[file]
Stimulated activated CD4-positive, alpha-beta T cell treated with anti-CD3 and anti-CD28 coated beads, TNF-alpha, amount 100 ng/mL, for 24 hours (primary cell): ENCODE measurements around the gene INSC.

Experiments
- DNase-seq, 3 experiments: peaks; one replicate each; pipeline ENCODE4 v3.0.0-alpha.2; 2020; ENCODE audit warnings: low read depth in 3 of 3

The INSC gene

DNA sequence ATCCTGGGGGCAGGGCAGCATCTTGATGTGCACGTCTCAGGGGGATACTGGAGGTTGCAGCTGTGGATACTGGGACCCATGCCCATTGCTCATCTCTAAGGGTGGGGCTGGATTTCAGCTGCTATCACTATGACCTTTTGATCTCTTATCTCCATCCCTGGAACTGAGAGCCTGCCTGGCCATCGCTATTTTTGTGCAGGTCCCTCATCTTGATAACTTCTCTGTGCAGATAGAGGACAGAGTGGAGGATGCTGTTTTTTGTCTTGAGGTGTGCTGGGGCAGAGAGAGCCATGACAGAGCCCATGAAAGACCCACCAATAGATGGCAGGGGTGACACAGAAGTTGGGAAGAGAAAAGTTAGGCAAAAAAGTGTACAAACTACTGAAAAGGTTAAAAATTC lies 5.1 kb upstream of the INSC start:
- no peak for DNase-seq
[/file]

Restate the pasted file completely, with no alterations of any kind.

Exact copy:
Stimulated activated CD4-positive, alpha-beta T cell treated with anti-CD3 and anti-CD28 coated beads, TNF-alpha, amount 100 ng/mL, for 24 hours (primary cell): ENCODE measurements around the gene INSC.

Experiments
- DNase-seq, 3 experiments: peaks; one replicate each; pipeline ENCODE4 v3.0.0-alpha.2; 2020; ENCODE audit warnings: low read depth in 3 of 3

The INSC gene

DNA sequence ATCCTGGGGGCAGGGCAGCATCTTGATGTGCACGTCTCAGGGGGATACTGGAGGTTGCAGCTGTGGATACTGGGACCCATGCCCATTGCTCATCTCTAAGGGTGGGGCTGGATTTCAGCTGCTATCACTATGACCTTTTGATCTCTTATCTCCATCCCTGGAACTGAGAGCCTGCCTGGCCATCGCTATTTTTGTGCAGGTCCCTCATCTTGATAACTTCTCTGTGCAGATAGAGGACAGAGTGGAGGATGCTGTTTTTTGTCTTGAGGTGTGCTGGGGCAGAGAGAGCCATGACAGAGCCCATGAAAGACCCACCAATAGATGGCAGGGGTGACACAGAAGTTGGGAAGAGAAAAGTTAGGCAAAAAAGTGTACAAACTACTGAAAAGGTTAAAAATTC lies 5.1 kb upstream of the INSC start:
- no peak for DNase-seq